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Why in turbulent times - Art is my anchor

There are people and places that act as our anchors. In turbulent times they are the touchstones, the points of stability and confidence that can ensure that in a changing, uncertain world we don’t capsize. For many, their anchors are the museums and galleries we call our workplaces. As we continue to navigate the most challenging two years many of us have known, some of us will be moving back into the physical workplace with an almost audible sigh of relief, whilst for others going back has brought challenges of a different kind.

Angela Samata - Arts professional, presenter and speaker

Working with Arts organisations around the country has given me an insight into how we all are. It’s an insight that I shared recently when I was invited as a Founder Member of The Speakers Collective to be part of The National Gallery’s Health and Wellbeing month. I shared what it was like for me to return to my role within the gallery sector after my partner ended his life in 2003.

The 18 years that have passed have given me an opportunity to reflect on what helped me to navigate the new landscape I found myself in. Like many of us after lockdown, I returned to a job and a place that I loved after a period of trauma and loss. Like many of us now, I was trying to process what had happened but also the new situation that not only I found myself in, but also those around me who quite frankly didn’t really know what to say to me for fear of saying the wrong thing. The truth was, again like many of us in the gallery sector at the moment, I didn’t really know what I wanted them to say to me either!

Again, like so many of us returning to work now, some days were easier than others. The new range of emotions and sometimes physical impact of my trauma seemingly came and went without me being able to control them. It’s only now with the benefit of almost 2 decades of hindsight that I can say that most of what I was experiencing what acute anxiety. I suppose like many I thought anxiety was specifically linked to worry and I had a stereotypical view of what the signs of anxiety were. I now know that those psychological, physical and even behavioural symptoms were due to the level of anxiety I was experiencing.

For me, the psychological symptoms I was experiencing were very similar to what staff within several of our national Museums and Galleries have told me that they are currently experiencing. Many have felt a real comfort and relief returning to roles that they’ve spent a lifetime preparing and planning for, but for others the level of anxiety currently being experienced as a result of collective trauma is higher and more intense than ever before. It goes beyond those first day nerves. It manifests in not just fleeting worries, but a persistent sense of worry, apprehension and even dread which can impact everyday life and can be disproportionate to ‘normal’ levels of concern. I certainly experienced unusual levels of irritability and impatience which I found myself sometimes directed at those closest.

Probably the most difficult symptom for me to comprehend was my inability to concentrate. I’d always prided myself, again, I’m sure like many of you, in knowing the history and provenance of each of the works in the Gallery’s permanent collection. After I returned to work I felt like I couldn’t even retain or process the information in magazines on the table in the staff room. I really did find it disturbing and I wondered if I would ever write or research an object again. To anyone else it probably sounded trivial, even self-indulgent to be worried about my concentration levels after such a major life changing event, but to me it was horrifying.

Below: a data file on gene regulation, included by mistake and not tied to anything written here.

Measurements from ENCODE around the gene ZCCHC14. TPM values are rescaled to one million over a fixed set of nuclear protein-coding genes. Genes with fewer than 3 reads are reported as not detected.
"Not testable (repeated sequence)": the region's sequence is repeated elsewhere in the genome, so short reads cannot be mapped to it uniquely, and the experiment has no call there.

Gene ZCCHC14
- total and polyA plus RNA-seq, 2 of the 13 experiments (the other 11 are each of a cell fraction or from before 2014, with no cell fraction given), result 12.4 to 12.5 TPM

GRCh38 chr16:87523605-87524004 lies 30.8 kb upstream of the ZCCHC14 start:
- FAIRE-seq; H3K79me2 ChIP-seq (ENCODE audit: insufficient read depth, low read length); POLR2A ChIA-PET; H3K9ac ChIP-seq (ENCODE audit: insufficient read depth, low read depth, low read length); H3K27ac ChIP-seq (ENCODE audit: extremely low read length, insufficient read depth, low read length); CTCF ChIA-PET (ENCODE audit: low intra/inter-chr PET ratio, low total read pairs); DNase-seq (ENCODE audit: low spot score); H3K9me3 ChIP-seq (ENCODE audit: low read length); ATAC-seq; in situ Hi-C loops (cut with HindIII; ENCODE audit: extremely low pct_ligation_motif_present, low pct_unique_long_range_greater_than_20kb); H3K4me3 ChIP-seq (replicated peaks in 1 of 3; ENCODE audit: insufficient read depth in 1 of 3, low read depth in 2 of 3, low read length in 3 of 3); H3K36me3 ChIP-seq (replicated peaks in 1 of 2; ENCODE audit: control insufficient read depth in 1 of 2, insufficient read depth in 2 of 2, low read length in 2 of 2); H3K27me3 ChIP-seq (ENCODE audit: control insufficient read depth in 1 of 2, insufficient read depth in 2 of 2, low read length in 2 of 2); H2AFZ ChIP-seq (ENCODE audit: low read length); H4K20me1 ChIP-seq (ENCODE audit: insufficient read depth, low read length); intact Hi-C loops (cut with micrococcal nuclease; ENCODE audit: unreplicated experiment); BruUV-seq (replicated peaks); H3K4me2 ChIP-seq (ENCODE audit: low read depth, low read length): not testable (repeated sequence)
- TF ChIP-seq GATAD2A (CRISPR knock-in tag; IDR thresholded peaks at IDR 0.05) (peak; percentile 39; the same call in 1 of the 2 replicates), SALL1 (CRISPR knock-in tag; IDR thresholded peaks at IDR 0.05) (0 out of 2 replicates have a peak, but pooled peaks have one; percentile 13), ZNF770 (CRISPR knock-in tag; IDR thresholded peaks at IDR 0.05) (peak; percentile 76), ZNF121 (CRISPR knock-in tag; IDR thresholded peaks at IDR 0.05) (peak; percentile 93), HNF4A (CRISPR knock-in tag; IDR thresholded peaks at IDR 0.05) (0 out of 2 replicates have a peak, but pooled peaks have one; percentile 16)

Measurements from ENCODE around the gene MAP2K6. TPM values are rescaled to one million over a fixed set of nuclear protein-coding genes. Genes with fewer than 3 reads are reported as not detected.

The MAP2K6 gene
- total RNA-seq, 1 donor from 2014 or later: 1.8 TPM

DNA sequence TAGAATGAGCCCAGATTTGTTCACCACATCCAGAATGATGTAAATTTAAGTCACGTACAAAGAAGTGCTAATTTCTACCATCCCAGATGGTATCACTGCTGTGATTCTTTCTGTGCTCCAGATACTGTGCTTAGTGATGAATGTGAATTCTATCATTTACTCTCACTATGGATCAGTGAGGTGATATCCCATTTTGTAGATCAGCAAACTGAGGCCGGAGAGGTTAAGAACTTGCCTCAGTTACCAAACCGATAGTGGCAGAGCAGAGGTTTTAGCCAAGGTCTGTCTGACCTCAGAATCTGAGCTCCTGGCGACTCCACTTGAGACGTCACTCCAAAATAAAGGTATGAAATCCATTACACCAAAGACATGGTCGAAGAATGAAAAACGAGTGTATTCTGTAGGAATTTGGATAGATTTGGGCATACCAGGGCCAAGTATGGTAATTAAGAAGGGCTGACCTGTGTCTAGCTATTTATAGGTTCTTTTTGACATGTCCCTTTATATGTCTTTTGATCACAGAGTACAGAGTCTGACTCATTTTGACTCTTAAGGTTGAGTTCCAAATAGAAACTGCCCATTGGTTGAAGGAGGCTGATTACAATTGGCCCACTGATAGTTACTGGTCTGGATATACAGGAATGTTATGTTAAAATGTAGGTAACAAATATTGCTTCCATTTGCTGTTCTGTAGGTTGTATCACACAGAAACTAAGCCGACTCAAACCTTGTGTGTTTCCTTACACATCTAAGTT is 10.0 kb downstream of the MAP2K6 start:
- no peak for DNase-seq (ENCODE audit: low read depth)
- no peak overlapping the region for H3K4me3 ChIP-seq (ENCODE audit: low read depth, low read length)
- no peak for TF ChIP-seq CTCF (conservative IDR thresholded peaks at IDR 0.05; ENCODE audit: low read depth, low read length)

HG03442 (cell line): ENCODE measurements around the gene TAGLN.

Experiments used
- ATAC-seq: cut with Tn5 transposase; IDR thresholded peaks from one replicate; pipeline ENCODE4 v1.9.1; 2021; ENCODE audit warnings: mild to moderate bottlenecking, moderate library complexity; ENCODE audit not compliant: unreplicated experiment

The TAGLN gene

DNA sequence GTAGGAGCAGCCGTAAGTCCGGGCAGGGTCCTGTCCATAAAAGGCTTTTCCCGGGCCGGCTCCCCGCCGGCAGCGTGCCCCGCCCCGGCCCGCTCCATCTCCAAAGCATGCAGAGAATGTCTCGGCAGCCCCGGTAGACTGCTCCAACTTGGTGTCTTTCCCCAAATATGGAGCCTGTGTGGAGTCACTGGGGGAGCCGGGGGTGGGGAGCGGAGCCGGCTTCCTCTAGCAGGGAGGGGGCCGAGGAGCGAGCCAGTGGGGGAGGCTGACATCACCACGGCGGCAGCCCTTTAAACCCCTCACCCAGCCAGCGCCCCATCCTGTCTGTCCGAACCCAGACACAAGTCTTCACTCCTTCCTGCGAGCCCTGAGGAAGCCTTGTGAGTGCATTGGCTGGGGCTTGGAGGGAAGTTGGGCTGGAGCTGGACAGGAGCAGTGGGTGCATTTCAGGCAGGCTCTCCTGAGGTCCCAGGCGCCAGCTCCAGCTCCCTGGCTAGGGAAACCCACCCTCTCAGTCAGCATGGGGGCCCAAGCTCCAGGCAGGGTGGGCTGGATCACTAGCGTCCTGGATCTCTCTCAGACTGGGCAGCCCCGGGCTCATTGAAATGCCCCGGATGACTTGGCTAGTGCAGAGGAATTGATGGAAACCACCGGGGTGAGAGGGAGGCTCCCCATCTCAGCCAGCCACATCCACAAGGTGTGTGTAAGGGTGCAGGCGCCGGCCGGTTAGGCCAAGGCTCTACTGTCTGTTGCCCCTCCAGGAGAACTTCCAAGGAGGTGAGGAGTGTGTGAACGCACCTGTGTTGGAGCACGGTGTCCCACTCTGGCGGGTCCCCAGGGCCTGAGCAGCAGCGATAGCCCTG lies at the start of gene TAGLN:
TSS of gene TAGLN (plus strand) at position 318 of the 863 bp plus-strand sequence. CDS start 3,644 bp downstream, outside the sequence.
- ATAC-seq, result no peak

Speaking to others who’d had the same experience and being honest about what was happening for me helped. Outside of work I started going to a support group – something that I definitely didn’t think was for me at the beginning, but a life line that I found so valuable that I became the national Chair of the Survivors of Bereavement by Suicide almost as a way of saying thank you for the help I received and to try and do my bit to make that help available to others. At the time I was also Lead for The John Moores Painting Prize which set the course for parallel careers in Mental Health and the Arts.

I never used medication to manage my anxiety, but I know others for whom that has been their lifeline. There are many methods of controlling anxiety that others identity as key coping strategies, but I was fortunate and my symptoms dissipated eventually, although they still visit from time to time

Like so many visitors before me, I found my anchor within the walls of the Gallery in which I worked. Every day I’d walk passed Gerald Leslie Brockhurst’s portrait of Kathleen Woodward Jeunesse Doree (1934). As I did I felt a calmness and a connection that lasted a little longer each time. I think many of us find a special connection with a painting or an object in our care for a myriad of different reasons. For me it was this painting had a special meaning.

Eventually I started a new relationship and I also started a new role and moved from that gallery to another, but I couldn’t leave the image behind. I bought a print of Jeunesse Doree that still hangs in my kitchen to this day. Now every time I pass by it reminds me of why we do what we do. We are the custodians of the anchors, just waiting for visitors to discover theirs.

Jeunesse Doree can be seen at the Lady Lever Art Gallery

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